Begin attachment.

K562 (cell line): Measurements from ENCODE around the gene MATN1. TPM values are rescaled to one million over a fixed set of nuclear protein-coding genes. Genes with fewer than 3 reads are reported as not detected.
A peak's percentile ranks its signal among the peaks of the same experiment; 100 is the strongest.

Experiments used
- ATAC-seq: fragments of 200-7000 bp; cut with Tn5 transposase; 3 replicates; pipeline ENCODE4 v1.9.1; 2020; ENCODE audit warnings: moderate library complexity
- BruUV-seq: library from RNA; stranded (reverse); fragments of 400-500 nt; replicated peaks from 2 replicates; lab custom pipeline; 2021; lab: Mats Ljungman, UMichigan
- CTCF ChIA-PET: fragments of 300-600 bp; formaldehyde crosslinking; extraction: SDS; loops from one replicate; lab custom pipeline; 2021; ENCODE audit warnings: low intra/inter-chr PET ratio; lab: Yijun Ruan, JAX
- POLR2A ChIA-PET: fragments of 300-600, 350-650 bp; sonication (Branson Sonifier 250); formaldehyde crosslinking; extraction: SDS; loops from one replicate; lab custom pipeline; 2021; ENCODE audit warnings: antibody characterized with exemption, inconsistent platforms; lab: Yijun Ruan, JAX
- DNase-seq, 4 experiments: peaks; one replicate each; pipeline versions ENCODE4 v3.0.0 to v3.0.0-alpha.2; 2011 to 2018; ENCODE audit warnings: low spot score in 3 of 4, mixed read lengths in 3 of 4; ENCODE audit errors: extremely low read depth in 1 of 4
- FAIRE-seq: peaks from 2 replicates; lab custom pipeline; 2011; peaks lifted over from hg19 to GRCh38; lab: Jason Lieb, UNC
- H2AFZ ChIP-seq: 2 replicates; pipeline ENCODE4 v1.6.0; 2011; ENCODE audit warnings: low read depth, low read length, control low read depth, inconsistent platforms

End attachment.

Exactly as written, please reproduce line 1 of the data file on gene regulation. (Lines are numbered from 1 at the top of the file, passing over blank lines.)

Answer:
K562 (cell line): Measurements from ENCODE around the gene MATN1. TPM values are rescaled to one million over a fixed set of nuclear protein-coding genes. Genes with fewer than 3 reads are reported as not detected.